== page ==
We are lucky here in York to have a beautiful watershed area that provides us with both clean drinking water and recreational resources at the same time. We encourage everyone to use what you need, but at the same time always be mindful of waste.
Conserving water should be a year-round effort, not only to save money on your water bill, but also to save water for times of drought when it isn't plentiful and conservation measures are being called for in order to prevent a crisis situation.
York Water District is therefore asking our customers for voluntary water conservation on non-essential water use. This measure will help us to ensure the reduction of overall impact on our community and the environment we live in.
Occasionally we will get inquiries from customers asking why their water bill has noticeably gone up. In fact, we here at the York Water District will point out a marked increase in usage to a customer compared to the same billing cycle in years past. A failed water meter is sometimes blamed in these situations, but very rarely found to be the source of an increased bill (the fact of the matter is, mechanical meters typically under report usage, as they wear, they don't speed up). When one of our technicians responds to help pinpoint a potential problem, by far the majority of the time the problem is a leaky toilet.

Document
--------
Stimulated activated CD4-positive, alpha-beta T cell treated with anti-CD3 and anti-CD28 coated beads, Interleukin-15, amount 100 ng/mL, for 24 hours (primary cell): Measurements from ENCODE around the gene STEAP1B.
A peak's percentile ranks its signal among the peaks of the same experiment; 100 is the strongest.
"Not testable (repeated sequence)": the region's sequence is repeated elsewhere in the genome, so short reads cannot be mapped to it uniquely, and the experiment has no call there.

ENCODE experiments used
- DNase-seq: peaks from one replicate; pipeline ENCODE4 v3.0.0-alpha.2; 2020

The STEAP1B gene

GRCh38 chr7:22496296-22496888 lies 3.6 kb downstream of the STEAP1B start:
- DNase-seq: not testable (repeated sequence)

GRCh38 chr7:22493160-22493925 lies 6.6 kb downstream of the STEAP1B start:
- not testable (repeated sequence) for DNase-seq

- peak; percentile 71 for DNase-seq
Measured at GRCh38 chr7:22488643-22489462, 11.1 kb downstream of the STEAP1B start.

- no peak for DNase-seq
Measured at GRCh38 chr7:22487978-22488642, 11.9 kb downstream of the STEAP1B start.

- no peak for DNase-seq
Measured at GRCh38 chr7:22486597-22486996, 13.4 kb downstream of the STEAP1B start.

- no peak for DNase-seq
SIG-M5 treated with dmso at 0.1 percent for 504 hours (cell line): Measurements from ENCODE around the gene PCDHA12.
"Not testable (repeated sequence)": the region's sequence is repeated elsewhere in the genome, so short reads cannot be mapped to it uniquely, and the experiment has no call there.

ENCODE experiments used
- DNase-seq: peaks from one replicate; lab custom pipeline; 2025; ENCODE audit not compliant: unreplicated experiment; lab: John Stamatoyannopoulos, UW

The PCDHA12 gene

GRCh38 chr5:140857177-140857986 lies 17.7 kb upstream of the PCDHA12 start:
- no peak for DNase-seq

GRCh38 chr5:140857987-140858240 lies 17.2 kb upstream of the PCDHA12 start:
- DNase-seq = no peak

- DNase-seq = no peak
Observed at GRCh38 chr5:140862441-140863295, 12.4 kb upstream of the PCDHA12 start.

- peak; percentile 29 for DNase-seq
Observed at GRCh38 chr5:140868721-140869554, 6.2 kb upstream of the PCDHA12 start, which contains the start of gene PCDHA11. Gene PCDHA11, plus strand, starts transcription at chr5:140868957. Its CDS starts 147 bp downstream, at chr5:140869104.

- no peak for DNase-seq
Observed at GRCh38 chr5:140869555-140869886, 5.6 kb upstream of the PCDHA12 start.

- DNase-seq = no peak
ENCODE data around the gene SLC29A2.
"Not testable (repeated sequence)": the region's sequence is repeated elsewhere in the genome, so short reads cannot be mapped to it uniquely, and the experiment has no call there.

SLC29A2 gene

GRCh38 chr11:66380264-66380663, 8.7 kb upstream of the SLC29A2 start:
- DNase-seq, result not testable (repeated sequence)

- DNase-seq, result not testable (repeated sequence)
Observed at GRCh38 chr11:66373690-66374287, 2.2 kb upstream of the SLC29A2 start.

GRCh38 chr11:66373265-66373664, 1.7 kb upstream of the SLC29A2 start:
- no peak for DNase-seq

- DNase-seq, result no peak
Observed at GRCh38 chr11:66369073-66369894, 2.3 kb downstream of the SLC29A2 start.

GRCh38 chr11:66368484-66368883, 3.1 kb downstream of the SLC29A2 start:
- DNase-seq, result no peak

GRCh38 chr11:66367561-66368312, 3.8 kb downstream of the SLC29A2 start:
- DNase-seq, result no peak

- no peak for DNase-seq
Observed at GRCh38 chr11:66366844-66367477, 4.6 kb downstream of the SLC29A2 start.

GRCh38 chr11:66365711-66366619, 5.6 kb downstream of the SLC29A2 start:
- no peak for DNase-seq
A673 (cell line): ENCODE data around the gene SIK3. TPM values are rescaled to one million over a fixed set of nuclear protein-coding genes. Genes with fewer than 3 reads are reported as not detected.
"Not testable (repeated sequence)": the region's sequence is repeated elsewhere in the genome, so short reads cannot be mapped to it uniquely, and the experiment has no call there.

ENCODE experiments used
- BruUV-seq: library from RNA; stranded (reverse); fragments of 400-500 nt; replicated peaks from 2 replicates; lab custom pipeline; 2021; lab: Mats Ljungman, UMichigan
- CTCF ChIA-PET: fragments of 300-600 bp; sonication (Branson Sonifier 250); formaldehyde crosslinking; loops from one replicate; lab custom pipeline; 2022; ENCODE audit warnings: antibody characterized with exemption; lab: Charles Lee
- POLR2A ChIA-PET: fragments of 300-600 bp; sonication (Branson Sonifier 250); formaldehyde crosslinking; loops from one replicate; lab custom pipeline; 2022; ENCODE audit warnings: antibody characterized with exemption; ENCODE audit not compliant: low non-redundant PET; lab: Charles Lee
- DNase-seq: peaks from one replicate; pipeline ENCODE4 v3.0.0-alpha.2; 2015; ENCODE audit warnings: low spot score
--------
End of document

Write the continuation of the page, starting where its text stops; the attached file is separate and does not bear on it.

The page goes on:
According to the American Water Works Association, toilets account for 27% of the water used in a home on a daily basis. When there is a leak, this number can skyrocket. A medium toilet leak can easily waste 200 to 300 gallons a day; that's an astonishing 18,000 to 27,000 gallons of water for one 90 day billing cycle. As a homeowner, verifying that your toilets are leak free is simple and perhaps the easiest way to conserve water and save money.
We have toilet leak test kits available here at the York Water District upon request, but this can also be done with a few drops of food coloring from your pantry; learn how here. If a leak should be found, repairs are both easy and inexpensive compared to the cost of an undetected toilet leak possibly adding big dollars to your water bill (and sewer bill).
If you can hear the water running or can see it running in either the tank or bowl when not in use, there is a substantial leak which needs to be addressed. Smaller leaks can be detected using the test method suggested above. Starting with this most common and easily corrected source of leaks can potentially have the biggest impact on your water bill, and at the same time make the biggest difference in our communal effort to conserve water. We look forward to sharing additional ways to conserve in future postings. Together we can make a difference, because "every drop counts."
Visit the US EPA WaterSense website for more information on saving water.